full title · Northanger Abbey
author · Jane Austen
type of work · Novel
genre · Bildungsroman (novel of education or moral development); parody of Gothic novels
language · English (British, late 1700s/early 1800s)
time and place written · 1798–1799 in Austen's home in Steventon, Hampshire. It was sold to a publisher in 1803 but not published. Later, after Austen's success with other novels, she bought back the manuscript and revised it slightly. Northanger Abbey was published posthumously in 1817.
date of first publication · 1817
publisher · John Murray, Albemarle Street
narrator · Third person omniscient; free indirect discourse
point of view · The narrator varies greatly. Sometimes the narrator is contented to simply describe events normally; sometimes the narrator addresses the reader directly; and sometimes (especially in the second half of the novel) Austen uses the technique of free indirect discourse, in which she describes people and events from a 3rd-person perspective, but in the way that a particular character (in this case, Catherine) sees and understands them.
tone · Light, ironic, satirical; gently fond when talking about Catherine
tense · Immediate past
setting (time) · January–April 1798.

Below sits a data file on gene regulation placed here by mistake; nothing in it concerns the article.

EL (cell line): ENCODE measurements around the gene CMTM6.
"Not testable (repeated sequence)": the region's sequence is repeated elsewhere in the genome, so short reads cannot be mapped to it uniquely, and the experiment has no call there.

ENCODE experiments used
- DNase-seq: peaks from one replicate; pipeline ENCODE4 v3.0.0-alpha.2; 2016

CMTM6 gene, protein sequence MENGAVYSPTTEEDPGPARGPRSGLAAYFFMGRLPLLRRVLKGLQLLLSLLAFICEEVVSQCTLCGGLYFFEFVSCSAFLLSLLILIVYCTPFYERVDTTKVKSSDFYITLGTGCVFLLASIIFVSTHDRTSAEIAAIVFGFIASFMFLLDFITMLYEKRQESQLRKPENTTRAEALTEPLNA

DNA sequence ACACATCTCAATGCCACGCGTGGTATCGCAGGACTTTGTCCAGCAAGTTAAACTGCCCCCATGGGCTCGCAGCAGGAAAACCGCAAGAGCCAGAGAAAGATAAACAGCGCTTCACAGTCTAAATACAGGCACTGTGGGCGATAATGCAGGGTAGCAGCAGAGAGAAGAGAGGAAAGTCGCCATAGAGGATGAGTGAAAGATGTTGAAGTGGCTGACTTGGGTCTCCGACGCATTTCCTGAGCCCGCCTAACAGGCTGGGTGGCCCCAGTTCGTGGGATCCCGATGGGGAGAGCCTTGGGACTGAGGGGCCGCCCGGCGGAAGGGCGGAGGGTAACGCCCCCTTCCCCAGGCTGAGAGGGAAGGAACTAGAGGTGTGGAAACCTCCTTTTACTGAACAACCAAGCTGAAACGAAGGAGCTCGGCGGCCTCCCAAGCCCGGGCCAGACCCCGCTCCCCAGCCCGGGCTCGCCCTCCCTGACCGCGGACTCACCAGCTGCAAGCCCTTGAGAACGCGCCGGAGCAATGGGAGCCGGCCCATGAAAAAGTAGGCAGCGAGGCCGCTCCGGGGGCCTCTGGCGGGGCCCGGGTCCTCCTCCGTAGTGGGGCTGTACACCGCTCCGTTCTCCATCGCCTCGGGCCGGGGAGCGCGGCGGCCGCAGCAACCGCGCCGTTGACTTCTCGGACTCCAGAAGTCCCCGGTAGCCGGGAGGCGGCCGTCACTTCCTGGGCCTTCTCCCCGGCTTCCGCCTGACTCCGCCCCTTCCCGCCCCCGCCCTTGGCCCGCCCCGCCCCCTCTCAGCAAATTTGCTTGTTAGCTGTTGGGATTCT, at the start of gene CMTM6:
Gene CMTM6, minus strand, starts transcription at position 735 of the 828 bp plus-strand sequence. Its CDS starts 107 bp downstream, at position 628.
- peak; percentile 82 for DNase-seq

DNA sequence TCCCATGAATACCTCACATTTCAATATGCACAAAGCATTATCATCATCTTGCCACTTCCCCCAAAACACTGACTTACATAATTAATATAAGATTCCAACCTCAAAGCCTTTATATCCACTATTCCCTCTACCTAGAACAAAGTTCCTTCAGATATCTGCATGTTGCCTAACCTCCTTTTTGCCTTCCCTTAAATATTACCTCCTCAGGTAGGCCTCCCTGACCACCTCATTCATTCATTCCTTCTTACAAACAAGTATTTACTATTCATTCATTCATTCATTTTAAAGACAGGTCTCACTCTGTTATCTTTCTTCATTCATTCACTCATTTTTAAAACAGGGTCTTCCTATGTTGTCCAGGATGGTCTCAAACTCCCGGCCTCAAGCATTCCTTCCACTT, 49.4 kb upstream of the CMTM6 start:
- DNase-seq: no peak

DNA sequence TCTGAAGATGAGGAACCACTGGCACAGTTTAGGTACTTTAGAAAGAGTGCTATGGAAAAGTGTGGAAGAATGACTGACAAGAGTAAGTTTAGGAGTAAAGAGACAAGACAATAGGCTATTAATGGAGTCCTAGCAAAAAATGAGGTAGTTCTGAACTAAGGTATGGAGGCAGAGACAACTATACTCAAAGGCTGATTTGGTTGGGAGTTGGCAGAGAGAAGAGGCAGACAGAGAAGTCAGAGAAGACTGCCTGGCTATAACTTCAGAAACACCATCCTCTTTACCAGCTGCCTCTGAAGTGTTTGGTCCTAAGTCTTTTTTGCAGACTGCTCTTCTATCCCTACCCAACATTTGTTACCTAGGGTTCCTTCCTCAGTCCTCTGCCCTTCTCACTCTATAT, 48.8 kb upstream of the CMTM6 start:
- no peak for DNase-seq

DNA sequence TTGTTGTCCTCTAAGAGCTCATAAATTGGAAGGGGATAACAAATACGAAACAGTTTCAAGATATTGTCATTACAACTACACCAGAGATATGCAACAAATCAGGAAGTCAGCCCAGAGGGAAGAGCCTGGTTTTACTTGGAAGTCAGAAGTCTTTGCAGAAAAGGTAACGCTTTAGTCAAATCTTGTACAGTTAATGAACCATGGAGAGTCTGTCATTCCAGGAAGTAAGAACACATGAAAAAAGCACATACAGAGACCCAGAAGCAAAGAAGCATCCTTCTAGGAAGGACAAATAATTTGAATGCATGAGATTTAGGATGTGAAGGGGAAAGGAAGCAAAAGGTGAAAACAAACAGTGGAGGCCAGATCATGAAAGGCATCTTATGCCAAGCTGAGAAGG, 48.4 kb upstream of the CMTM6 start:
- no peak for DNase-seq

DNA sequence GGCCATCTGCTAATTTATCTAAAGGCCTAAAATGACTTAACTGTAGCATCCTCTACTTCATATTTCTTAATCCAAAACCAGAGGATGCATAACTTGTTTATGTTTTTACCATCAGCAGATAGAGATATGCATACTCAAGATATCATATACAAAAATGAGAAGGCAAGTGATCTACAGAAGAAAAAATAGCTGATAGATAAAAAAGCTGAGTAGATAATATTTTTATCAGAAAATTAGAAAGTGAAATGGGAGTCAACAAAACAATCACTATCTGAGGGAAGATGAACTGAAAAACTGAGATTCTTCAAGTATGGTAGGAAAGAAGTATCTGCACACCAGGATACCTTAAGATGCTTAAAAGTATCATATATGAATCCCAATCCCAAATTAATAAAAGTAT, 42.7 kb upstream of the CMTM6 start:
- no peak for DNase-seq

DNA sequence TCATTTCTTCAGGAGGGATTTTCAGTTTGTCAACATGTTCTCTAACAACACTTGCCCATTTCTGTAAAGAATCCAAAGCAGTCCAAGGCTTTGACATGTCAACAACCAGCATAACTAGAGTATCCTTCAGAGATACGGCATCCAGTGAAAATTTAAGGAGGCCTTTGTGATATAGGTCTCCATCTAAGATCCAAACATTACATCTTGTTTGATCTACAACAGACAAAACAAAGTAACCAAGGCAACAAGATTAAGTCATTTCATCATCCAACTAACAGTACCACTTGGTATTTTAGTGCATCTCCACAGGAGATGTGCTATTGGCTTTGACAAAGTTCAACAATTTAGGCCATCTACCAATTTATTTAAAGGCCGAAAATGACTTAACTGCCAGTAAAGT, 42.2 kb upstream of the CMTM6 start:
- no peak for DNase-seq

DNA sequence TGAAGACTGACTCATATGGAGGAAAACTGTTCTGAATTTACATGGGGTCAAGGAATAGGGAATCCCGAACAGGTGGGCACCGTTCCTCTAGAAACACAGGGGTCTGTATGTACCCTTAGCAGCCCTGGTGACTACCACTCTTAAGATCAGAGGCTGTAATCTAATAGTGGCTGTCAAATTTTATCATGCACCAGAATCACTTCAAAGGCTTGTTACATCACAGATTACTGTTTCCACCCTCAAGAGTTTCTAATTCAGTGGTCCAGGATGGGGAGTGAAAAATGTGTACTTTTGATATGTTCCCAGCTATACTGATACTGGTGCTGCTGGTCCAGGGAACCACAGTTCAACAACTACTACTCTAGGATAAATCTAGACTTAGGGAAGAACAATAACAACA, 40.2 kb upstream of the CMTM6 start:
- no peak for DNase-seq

setting (place) · The first half of the novel takes place primarily in Bath, England, which was a big resort town for the upper classes. The second half takes place thirty miles away from Bath in Northanger Abbey, a large stone building, formerly a church, that has been converted into the Tilney's home.
protagonist · Catherine Morland
antagonist · Arguably Isabella Thorpe, her brother John Thorpe, or General Tilney
major conflict · Catherine, enjoying the frisson of fear produced by her own literary imagination, scares herself and displeases the man who loves her
climax · General Tilney sends Catherine away from Northanger Abbey
falling action · Catherine returns home, in misery, to Fullerton. She sulks around the house until Henry arrives and proposes to her. Several months later, after the General grudgingly gives his consent, the two are married.
themes · Gothic novels; youth
motifs · Reading; wealth and ostentation
symbols · Northanger Abbey
foreshadowing · Foreshadowing often exists in the novel as a parody of Gothic conventions. On the ride to the Abbey, Henry tells Catherine a hypothetical story about her upcoming first night in Bath, complete with mysterious chests, hidden passages, and villainous doings. This foreshadows Catherine's actual night, when she recreates Henry's prophecy with her imagination.